Latest posts by Colton Jones (see all)
- Rockets’ Morey says he would sign Ray Allen to 10-day contract - March 18, 2019
- Broussard: Despite being rejected, LeBron made right play - March 18, 2019
- Wade wants to be part of ownership group after retirement - March 17, 2019
Coach: Erik Spoelstra (entering his 11th season, 484-320, .602).
Last Season: 44-38, lost in the first round of the playoffs to Philadelphia, 4-1.
Key Returnees: Dwyane Wade, Hassan Whiteside, Goran Dragic, James Johnson, Dion Waiters, Josh Richardson, Tyler Johnson, Wayne Ellington, Justice Winslow, Kelly Olynyk.
Key Additions: None.
Key Losses: None.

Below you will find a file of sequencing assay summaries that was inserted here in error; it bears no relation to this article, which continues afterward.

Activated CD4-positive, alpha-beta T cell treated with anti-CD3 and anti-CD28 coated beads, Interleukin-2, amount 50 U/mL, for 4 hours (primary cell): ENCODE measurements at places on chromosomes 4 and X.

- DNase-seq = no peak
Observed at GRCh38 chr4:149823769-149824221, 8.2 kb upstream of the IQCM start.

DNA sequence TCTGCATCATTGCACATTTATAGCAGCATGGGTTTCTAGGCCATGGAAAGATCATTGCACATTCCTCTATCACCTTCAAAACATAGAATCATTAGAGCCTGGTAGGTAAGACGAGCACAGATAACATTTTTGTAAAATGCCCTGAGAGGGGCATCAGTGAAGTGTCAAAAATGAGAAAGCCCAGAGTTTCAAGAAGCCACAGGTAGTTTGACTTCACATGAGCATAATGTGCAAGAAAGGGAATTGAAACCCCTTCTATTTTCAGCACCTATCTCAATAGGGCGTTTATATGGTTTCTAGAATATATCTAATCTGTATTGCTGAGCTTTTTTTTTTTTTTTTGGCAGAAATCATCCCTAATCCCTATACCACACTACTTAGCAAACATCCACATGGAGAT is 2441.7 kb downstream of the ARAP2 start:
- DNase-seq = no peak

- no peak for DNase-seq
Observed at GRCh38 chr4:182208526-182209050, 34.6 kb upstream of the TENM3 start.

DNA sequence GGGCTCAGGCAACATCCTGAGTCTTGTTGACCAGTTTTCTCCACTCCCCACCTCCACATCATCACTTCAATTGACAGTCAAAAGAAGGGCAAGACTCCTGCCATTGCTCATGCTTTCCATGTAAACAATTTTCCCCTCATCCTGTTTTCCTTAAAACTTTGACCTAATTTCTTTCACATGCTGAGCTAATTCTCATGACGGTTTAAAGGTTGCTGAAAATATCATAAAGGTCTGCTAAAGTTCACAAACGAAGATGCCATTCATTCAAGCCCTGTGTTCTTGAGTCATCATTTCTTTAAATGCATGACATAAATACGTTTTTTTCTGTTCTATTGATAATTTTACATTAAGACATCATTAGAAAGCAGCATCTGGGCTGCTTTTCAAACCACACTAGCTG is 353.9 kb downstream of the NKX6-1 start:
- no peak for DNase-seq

Outlook: For the Heat, to paraphrase the great Popeye, “they is what they is.” Without a draft pick for the second time in the last three offseasons and with minuscule salary-cap flexibility, Miami will tip off the 2018-19 season as it ended the 2018-18 campaign — a fringe playoff team, without a franchise-type player and pigeon-holed into its current form. On top of that, last season ended with a thud with an unceremonious first-round playoff departure in five games to the Philadelphia 76ers and the Heat’s highest-paid player, Hassan Whiteside, at odds with coach Erik Spoelstra, who came to keep the big man on the bench in the finale minutes of tight games. With two seasons remaining at an average of $25 million per, Whiteside and team officials supposedly talked and reached some type of solution, though it remains to be seen what goes down when the Feb. 7 trade deadline approaches if things spiral as they did last season. The veteran cast of Dwyane Wade, Goran Dragic, James Johnson, Dion Waiters, Josh Richardson, Tyler Johnson, Wayne Ellington, Justice Winslow and Kelly Olynyk are all back with Whiteside. Many teams are either rebuilding or on the rise, though for the Heat, they are somewhere in between. For what it’s worth, team honcho Pat Riley turns 74 in March. It will intriguing to see if he sticks around long enough for the Heat to contend again. Knowing Riley, he will undoubtedly try.